While machine manufacturers are able to commission and test their products before delivering it to the customer, plant manufacturers are unable to commission the entire plant in their own facilities due to the weight and the size of the components. A press for example is too large to be transported fully assembled on a ship and thus needs to be transported in smaller pieces and be assembled afterwards at the customer’s site. Consequently, commissioning and startup of complete plants is done on site with the customer pressing to start production, which leads to high time pressure. Furthermore, it is common that the start-up staff on site includes only technicians or skilled workers instead of the application engineers who developed the PLC software for the plant. Therefore, the communication between development engineers in the office and technicians on site needs to be coordinated which can be challenging in a company that distributes its products globally due to different time zones and time pressure with high penalties.

C. Extra functionality challenges: modes of operation and fault handling

In addition to implementing the control functions that are carried out by an aPS, also aspects like different operation modes or visualization must be taken into account.

According to Güttel et al. [12] the main operations of function blocks include:

Ÿ Automatic mode: defines the behavior of a machine part in automatic mode.

Ÿ Setup mode: defines the behavior of a machine part in setup mode. In this mode, the drive of a machine part moves as long as the manual input is active. In this mode, no interlocks are active.

Ÿ Manual mode: defines the behavior in manual mode. In this mode, the interlocks are active.

Ÿ Semi-automatic mode: defines the behavior of a machine part in semi-automatic mode.

Ÿ Initialize: defines the behavior during the initialization of the machine part.

Ÿ Shut down: defines the behavior during shutdown.

Ÿ Save stop: defines the actions which are necessary to reach a safe state.

The different operation modes need to be implemented, which may be realized as additional automata or different branches with the other automata according to Fantuzzi et al. [13] . In food & beverage a more sophisticated standard is used, i.e. the OMAC standard or in Germany the Weihenstephan Standard [14] .

The OMAC State Machine [15] (cp. Figure 2) is part of the widespread PackML standard, which pursues the objective to bring operational consistency to a packaging line, especially if it consists of packaging machines from different vendors. The PackML standard defines the OMAC State machine with 17 states consisting of acting and waiting states in which acting states represent activities like starting and waiting states identify the reaching of a set of conditions e.g. Held. The OMAC State Machine is responsible for identifying valid state transitions depending on the actual OMAC state and specified state transition conditions. If a state change occurs, a suitable function is called, that is implemented by the machine vendor or integrator.

2.2. Fault Recovery and Restartability in aPS

In the following four different concepts for fault recovery to increase OEE by adaptation are introduced in principal. Fault recovery after a device fault may be realized automatically in case of redundant information/devices available. The redundant information may originate from an additional device and a Fault Coverage Analysis (cp. Section 5.1 according to [16] ) providing the faulty information or from a redundancy model designed pre- runtime and calculated during runtime using other process information (cp. Section 5.3, [17] ). Both scenarios will be discussed and evaluated with the metrics to be introduced during the evaluation examples. The third scenario focuses on restart after emergency shutdown remembering the position of the work piece to restart properly, which is modelled accordingly during the design phase (cp. Section 5.3). The fourth scenario examines restartability after machine stop [18] to ease the operator’s task and reduce operator interaction. This approach is based on an OMAC State Machine (cp. Section 5.4).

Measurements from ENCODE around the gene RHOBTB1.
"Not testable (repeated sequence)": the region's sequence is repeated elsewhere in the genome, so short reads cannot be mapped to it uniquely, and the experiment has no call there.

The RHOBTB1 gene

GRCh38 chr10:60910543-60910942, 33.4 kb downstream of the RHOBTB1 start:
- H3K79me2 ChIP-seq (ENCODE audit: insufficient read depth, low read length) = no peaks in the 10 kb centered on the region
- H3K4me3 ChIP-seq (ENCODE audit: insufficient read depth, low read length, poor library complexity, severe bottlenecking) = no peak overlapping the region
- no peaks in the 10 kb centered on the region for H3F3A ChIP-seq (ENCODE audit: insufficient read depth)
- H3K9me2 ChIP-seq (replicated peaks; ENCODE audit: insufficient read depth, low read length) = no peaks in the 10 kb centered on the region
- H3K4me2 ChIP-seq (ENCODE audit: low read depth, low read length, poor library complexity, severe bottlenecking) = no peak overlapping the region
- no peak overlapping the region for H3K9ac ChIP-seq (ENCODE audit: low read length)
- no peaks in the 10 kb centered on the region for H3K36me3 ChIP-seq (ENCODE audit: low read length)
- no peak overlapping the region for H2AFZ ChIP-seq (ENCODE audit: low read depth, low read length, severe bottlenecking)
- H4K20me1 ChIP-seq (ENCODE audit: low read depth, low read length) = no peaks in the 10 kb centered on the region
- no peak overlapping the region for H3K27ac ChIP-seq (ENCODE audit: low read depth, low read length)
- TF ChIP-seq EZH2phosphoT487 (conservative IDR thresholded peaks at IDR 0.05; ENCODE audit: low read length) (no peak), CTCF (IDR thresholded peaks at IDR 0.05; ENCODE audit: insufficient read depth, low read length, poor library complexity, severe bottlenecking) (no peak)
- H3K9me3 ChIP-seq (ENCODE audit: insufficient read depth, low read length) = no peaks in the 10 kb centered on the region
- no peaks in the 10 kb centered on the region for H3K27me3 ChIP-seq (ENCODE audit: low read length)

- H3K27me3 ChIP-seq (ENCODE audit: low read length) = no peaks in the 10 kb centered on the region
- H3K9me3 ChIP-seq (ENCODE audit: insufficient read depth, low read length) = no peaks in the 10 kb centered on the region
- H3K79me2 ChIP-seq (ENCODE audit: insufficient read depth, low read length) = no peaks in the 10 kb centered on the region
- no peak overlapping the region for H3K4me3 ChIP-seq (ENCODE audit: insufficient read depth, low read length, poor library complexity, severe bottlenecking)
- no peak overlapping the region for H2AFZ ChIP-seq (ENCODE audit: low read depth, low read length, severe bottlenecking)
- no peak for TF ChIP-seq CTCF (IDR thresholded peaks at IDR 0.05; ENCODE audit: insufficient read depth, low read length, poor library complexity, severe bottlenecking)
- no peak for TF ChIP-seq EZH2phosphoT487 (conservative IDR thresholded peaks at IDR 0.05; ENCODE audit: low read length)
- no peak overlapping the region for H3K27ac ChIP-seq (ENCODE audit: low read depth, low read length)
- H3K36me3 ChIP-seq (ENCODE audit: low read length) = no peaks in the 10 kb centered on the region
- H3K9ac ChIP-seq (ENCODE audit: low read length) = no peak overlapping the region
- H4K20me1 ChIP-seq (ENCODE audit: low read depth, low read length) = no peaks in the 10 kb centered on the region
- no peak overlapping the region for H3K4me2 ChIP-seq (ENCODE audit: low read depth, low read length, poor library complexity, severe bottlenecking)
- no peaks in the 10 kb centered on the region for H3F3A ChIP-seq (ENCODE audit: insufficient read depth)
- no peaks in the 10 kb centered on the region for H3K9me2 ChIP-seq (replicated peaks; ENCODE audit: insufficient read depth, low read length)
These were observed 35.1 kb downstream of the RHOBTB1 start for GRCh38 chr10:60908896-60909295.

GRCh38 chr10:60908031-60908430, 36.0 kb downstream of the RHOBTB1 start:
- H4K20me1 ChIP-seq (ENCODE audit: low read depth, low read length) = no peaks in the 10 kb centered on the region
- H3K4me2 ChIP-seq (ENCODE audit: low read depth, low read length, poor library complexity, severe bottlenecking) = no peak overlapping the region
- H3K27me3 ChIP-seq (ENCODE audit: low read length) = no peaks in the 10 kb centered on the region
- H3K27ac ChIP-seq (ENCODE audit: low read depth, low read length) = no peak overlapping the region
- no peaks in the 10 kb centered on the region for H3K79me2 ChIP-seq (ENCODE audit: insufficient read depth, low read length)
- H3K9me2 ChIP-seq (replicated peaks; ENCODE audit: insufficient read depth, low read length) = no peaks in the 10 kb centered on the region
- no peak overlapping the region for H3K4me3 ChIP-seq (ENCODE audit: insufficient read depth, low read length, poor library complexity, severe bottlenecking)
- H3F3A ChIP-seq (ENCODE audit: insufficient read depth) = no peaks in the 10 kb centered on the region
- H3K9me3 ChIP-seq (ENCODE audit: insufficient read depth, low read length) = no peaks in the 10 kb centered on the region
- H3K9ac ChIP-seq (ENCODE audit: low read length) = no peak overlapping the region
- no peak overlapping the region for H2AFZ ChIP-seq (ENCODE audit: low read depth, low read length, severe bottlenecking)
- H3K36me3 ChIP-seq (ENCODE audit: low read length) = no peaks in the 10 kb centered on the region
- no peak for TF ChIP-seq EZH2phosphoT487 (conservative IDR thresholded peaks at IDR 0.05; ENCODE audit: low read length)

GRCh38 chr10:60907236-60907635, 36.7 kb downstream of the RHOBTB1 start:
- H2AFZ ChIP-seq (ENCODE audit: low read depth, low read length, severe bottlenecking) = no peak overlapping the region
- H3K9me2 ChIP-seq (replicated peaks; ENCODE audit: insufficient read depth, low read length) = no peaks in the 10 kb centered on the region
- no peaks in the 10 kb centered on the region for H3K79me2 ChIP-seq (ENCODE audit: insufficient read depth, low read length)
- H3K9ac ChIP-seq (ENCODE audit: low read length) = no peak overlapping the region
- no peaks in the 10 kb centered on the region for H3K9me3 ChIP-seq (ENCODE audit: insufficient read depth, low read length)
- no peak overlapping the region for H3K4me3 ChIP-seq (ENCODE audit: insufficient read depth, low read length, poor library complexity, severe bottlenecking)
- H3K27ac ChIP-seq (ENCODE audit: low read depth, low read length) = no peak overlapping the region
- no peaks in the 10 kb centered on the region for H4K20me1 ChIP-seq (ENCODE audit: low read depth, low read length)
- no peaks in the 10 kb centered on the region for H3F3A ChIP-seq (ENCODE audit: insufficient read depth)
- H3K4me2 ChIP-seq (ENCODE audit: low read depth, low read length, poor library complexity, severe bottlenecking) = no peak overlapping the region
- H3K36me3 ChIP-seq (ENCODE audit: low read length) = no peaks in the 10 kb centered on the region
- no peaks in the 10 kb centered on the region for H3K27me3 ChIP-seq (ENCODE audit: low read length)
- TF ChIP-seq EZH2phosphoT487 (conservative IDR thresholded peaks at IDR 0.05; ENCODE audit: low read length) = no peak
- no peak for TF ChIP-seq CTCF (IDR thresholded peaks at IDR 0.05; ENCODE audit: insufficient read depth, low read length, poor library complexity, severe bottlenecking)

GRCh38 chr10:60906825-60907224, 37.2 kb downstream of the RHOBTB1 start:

Concerning the elimination of faults our work is based on prior results by Schütz et al. [17] about dynamic reconfiguration and, if present, an indirect replacement sensor being used to substitute a defect sensor or actua-

Figure 2. OMAC state machine including waiting states (dashed-dotted framing), acting states (dashed framing) and the dual state execute, which is both a waiting and an acting state (bold framing).

tor with a virtual sensor, but with less accuracy. Schütz et al. [19] have developed a model-based approach for this based on SysML and are able to automatically generate executable PLC-code for the knowledge base from this model. Priego et al. developed an architecture that allows the definition, generation and update of a PLC’s software architecture during runtime in response to modeled changes on the plant layout, the product to be manufactured or the control hardware. [20] . Andersson et al. [21] [22] address the challenge to automatically derive operation sequences for restarting manufacturing systems (and here especially assembly cells typically used in the automotive industry). In context of these works, restarting is the procedure to “resynchronize the control system and the physical system, such that the production can be restarted and eventually complete” [23] . These concepts are required because the intended nominal production is not performed due to an error during operation. The concept is based upon the concept of self-contained operations which contain information about their potential sequential relations to other operations and, accordingly, can be arranged to so-called sequences of operations [24] . For modeling possible operation sequences, Andersson et al. rely on extended, deterministic, finite automata and supervisory control theory formalisms (i.e. controller synthesis) for deriving a desired restart strategy. Nevertheless, flexible manufacturing systems facilitate the production according to multiple operation sequences [25] . Therefore, Bengtsson et al. [26] [27] extended the modeling concept to multiple operation sequences. Here, identification of an earlier state to restart the system is more complex and requires efficient algorithms. Based on this approach, Bergagård et al. [18] [25] generalize the approach for restartability of Andersson et al. by extending the concept to multiple resources to be restarted (i.e. multiple operation sequences). This broadens on the one hand the set of manufacturing systems which can be addressed by this approach and on the other hand, by means of the generalization, also more efficient synthesis algorithms can be applied [23] .